What is a picture worth?

Ever since Labrys first published the English version of their book, Hellenic Polytheism Household Worship in 2014, there has been something of a controversy in the English speaking Hellenic communities over the use of pictures on shrines.  The book unequivocally states that statues must be used on shrines and that pictures are prohibited.  I would give you an exact quote, but I gave away my copy of the book when I moved to China.  If anyone has a copy and wouldn’t mind leaving a quote in the comments, that’d be very helpful.

I bought the book when it first came out, and I was in communication with the author, Christos Pandion Panopoulos, via a Facebook community.  The English translation is riddled with errors, and I volunteered to find them all and offer corrections as they were planning an e-book version of the text where they would be able to correct all of these errors.  I do not believe the e-book has come out, yet.  In any case, through this communication, I was able to get some insight from the author on some of the more controversial statements in the book.

From what I recall, the reason that Panopoulos and his group believe that one should never use a picture (two dimensional artwork) of a deity on a shrine is because the deity literally inhabits a statue (three dimensional artwork) that is on a shrine but cannot do so with a two dimensional object.  I have had many statues with shrines, and when I have felt the presence of a god, I have never felt it to be in (or only in) a statue.  I have always felt it near me, behind me, in front of the shrine, perhaps even filling the entire room.  I don’t think a physical vessel is necessary to hold a god.  I think they will come if they choose to, and I don’t think any physical object can hold or contain them.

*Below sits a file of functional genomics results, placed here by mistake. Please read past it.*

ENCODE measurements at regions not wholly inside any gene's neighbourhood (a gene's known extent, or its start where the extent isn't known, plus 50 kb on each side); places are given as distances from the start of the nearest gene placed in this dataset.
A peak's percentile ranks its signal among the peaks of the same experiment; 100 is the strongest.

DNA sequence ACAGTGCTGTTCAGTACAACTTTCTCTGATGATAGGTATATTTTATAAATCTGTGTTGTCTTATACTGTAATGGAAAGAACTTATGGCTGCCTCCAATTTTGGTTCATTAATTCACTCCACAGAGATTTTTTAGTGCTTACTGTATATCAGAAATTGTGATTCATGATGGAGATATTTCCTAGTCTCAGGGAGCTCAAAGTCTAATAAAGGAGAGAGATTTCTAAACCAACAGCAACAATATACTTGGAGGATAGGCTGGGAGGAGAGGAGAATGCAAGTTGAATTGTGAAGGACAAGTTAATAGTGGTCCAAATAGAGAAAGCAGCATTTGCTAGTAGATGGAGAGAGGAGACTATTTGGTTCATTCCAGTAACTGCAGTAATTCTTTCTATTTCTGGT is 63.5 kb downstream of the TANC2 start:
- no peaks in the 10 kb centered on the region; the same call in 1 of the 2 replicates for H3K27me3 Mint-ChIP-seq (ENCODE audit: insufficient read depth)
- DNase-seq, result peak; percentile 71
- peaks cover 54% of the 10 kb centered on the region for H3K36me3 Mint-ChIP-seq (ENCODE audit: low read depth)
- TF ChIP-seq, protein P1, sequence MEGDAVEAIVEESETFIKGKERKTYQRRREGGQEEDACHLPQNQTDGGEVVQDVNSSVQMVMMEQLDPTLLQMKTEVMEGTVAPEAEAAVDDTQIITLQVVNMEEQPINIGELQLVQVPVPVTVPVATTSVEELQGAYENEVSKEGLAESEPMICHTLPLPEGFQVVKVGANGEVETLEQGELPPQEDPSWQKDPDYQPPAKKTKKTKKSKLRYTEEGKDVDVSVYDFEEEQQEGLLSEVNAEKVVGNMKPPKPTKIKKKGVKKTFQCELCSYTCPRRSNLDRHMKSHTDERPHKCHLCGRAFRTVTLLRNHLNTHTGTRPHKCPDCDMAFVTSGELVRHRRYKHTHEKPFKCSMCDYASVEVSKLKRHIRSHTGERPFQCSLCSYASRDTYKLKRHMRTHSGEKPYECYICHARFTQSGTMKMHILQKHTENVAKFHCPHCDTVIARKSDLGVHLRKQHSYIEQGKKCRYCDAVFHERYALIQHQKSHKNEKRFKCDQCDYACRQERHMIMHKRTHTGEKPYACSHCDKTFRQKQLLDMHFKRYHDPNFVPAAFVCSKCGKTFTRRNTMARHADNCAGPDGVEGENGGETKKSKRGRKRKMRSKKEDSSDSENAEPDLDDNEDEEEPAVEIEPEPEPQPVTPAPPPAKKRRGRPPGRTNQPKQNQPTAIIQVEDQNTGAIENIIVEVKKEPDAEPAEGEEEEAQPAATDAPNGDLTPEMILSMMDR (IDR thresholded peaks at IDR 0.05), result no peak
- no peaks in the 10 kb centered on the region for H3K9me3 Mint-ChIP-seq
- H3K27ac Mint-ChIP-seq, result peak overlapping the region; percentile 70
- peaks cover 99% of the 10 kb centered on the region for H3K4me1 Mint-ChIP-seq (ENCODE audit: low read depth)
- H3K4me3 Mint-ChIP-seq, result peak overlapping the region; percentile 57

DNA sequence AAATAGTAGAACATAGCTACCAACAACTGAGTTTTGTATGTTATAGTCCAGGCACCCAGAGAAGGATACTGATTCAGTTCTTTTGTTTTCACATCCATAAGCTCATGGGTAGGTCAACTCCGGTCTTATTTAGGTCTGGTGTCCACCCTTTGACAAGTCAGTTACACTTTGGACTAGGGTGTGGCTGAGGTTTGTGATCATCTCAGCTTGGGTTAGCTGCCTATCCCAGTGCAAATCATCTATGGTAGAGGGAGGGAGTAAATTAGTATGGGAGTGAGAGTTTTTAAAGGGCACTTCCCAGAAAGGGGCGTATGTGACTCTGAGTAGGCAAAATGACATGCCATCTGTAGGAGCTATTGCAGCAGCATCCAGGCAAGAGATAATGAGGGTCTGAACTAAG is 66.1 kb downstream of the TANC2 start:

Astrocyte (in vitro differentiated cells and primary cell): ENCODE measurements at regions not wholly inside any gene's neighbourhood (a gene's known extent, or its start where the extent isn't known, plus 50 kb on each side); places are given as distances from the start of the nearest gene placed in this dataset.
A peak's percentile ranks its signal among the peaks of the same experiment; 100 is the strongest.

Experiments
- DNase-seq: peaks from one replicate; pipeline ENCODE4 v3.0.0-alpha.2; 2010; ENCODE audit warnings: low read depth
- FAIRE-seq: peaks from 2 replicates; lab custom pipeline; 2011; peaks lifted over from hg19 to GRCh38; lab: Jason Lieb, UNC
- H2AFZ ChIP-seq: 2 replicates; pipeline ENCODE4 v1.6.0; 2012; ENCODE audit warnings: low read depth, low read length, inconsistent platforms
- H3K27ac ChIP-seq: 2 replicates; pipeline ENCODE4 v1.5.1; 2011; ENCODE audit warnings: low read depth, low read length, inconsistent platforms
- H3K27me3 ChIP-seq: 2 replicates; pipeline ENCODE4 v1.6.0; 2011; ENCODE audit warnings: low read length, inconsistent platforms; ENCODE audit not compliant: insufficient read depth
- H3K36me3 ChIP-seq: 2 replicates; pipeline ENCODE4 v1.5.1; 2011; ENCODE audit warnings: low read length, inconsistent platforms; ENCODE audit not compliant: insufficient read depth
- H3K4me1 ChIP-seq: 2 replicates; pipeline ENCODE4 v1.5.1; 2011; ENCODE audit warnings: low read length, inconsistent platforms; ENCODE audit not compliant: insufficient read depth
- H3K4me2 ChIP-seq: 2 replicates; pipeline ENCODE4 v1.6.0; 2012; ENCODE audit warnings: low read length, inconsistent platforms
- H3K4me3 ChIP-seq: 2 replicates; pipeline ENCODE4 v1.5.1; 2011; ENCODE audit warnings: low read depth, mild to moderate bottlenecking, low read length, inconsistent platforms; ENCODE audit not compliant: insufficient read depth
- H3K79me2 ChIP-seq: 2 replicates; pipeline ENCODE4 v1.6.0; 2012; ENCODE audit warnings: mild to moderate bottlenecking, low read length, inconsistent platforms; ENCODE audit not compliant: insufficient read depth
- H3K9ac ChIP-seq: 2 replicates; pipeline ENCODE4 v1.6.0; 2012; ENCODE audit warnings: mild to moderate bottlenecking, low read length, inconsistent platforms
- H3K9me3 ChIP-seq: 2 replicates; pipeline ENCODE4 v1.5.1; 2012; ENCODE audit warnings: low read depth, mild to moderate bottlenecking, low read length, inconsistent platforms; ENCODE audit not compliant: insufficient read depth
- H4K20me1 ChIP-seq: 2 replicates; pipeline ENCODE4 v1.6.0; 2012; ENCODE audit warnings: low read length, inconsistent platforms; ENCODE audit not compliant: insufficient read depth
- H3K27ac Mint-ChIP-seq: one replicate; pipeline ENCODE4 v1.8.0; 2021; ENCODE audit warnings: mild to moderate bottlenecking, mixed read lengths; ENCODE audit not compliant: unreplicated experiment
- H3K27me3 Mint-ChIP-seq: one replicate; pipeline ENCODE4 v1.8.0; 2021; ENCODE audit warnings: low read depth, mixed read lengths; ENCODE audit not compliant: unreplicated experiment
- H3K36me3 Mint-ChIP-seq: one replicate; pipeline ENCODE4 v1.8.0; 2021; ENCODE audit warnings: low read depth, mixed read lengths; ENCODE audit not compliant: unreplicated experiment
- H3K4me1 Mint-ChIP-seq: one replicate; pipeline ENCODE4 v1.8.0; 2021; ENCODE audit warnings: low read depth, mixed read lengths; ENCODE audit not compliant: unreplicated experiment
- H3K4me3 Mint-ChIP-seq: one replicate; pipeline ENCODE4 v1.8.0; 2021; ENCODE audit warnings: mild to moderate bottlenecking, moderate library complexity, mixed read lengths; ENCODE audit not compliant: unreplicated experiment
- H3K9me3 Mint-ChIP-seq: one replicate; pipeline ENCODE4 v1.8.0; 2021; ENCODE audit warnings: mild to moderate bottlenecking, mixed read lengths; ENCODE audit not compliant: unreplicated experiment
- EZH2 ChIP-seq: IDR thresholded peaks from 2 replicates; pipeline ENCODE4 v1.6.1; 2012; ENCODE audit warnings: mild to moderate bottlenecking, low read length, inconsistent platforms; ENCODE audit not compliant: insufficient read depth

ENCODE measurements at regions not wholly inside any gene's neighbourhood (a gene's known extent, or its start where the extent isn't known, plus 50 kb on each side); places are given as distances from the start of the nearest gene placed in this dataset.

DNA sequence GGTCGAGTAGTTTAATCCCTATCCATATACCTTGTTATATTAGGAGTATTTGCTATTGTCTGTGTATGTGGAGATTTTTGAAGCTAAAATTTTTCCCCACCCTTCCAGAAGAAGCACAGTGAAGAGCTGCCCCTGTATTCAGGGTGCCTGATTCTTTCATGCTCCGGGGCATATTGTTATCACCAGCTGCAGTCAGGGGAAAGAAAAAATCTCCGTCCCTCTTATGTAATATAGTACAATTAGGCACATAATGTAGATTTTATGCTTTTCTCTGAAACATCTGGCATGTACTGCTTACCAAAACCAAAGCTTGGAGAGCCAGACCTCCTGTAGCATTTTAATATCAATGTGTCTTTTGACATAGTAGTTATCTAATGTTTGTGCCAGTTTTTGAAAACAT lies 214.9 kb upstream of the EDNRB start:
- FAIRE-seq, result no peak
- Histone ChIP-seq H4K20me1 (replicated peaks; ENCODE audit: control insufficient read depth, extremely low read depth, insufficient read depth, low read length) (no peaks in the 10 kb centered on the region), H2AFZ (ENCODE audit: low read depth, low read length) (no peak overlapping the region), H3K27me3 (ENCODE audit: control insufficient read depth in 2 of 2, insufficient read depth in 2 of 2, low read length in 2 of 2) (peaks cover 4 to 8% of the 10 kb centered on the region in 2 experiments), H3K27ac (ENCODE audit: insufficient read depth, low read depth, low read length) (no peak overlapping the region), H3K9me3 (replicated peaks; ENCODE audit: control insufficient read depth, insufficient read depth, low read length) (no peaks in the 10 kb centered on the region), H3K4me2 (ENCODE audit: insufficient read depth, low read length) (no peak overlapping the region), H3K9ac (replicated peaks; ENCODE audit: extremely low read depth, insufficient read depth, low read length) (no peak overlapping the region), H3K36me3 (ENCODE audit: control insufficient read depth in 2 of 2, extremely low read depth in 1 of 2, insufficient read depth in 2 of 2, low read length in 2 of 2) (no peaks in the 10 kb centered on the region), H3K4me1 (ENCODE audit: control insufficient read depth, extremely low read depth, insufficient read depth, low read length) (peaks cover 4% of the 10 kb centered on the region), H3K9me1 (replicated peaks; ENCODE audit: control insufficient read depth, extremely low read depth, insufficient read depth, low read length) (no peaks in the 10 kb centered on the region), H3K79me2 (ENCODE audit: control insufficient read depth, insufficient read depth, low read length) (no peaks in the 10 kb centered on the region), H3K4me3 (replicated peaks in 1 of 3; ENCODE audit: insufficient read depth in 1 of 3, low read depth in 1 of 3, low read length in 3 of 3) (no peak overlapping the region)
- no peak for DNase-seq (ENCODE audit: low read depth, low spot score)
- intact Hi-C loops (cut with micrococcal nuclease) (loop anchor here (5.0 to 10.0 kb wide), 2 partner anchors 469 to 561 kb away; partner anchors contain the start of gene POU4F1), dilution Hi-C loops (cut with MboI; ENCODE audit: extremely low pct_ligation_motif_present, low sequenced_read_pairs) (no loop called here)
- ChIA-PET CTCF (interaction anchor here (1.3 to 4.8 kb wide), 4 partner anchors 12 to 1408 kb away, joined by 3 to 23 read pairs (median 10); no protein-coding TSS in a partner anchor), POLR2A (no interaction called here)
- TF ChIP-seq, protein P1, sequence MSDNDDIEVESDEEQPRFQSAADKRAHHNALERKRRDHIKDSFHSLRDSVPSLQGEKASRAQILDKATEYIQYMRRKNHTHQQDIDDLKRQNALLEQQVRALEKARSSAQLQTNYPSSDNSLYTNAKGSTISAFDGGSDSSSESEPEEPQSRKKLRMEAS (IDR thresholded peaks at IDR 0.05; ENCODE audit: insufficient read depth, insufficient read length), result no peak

In my opinion, I think the Labrys community is reacting to the use of ikons in Greek Orthodox Christianity and in wanting to set themselves apart, they have come to believe that pictures are bad but statues are good (whereas in the Greek Orthodox Church, ikons (pictures) are good, and statues (idols) are bad).  In other areas of the world, we react to other things in the dominant religions around us, either incorporating them into our practices or rejecting them wholeheartedly based mostly on our own personal histories with those religions.

If you are considering artwork for a shrine, consider why you want it.  Is it a gift for the god in question?  Is it beautiful and inspiring?  Does it remind you of your prayers in a mnemonic kind of way?  If any of these are your reasons, that I don’t think whether the piece is in two or three dimensions really matters.  If you really want to know if a particular piece is ok for a particular shrine, the best advice that I can give you is to get divination done by a trusted diviner.  The gods can and do make their opinions known.  You do not have to believe everything you read.

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One thought on “What is a picture worth?

  1. I agree.

    Clearly this book was written for a particular cult practice, and I understand why the author may have been reluctant to have it translated for that reason. Even without translation, it would be a stronger book if he did not word it in such a way as to appear that he is the only authority in this religion, or perhaps for the gods themselves.

    That’s why while I consider this an interesting book to read, I would not recommend it to a beginner, unless they were already a member of the Labrys community. Lacking that important context, it is sure to bring nothing but confusion and pain.

    Like

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